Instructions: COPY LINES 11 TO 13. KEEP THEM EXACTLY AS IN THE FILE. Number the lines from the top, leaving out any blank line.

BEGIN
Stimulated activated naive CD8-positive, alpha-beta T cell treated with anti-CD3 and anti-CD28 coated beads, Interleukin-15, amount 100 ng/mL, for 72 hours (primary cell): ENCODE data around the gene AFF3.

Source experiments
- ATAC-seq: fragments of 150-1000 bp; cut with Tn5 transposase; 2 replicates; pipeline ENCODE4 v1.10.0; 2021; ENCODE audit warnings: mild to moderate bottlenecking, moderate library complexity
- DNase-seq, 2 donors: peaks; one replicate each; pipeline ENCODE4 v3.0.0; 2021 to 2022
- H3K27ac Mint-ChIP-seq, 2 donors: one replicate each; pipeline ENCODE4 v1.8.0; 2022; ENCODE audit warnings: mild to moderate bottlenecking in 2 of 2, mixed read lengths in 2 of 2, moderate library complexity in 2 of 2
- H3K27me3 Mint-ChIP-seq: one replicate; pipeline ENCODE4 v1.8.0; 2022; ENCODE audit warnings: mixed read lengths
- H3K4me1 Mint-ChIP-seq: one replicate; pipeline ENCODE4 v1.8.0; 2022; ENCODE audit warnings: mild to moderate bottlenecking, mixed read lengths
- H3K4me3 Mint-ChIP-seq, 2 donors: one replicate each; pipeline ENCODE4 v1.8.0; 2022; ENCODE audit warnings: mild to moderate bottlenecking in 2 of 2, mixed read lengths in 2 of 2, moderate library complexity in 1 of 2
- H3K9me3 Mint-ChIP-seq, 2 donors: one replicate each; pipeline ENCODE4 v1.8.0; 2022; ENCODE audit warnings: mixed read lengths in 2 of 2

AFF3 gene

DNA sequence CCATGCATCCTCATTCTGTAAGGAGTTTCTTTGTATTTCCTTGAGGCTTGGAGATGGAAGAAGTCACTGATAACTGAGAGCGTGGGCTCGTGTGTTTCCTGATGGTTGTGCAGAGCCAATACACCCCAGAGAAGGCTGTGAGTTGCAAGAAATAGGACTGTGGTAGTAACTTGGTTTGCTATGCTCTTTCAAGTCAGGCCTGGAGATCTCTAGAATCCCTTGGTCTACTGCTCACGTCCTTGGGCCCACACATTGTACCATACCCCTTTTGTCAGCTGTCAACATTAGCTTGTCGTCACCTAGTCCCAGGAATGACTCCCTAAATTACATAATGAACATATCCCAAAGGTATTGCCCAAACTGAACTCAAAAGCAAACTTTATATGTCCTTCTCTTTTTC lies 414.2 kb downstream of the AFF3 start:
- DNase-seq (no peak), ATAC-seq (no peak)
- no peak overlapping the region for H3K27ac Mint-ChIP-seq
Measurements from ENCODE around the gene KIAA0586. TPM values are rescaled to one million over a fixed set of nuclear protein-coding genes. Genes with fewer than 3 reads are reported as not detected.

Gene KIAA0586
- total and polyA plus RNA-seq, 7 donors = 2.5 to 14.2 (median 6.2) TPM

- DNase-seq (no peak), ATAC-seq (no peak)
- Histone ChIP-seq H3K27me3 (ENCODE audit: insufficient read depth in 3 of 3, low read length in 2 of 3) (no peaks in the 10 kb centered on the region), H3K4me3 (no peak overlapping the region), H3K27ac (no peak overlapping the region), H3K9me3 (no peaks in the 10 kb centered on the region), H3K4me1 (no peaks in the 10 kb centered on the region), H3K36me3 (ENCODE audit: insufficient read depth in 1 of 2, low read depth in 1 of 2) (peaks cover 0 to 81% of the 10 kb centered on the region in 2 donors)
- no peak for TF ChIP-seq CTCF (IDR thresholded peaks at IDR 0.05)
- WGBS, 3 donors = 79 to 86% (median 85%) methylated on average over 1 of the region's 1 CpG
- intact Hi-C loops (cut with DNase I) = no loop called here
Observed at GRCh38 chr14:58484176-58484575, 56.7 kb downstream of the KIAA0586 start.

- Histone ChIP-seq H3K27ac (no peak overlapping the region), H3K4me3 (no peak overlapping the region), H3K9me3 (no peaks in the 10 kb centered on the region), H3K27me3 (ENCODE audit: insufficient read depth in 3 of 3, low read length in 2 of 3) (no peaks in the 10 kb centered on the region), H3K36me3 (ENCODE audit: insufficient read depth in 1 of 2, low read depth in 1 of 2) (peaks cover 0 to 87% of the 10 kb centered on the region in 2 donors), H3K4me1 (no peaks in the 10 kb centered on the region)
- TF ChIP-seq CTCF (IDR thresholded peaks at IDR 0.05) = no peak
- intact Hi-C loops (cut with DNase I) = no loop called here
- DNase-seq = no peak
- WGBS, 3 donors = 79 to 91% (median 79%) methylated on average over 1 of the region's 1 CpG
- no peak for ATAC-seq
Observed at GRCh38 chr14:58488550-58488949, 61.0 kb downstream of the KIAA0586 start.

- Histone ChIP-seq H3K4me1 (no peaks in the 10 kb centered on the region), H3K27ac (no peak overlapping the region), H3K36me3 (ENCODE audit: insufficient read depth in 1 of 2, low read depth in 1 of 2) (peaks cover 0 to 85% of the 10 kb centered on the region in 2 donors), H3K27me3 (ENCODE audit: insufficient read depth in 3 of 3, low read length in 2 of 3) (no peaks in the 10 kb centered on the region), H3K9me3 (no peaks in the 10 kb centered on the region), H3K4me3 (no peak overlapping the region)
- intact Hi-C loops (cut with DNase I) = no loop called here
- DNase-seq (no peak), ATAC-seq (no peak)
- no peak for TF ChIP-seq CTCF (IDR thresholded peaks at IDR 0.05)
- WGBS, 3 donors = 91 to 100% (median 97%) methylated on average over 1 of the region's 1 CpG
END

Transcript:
DNA sequence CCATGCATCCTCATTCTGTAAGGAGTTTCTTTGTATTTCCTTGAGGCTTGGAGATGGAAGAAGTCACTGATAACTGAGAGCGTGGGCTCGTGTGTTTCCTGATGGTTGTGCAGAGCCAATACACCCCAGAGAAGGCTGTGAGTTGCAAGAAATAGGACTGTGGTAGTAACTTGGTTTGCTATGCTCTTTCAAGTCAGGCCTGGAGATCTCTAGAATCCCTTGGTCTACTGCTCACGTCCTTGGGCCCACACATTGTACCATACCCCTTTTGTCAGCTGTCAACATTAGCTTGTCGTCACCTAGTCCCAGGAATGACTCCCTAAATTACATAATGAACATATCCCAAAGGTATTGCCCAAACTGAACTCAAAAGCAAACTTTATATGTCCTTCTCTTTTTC lies 414.2 kb downstream of the AFF3 start:
- DNase-seq (no peak), ATAC-seq (no peak)
- no peak overlapping the region for H3K27ac Mint-ChIP-seq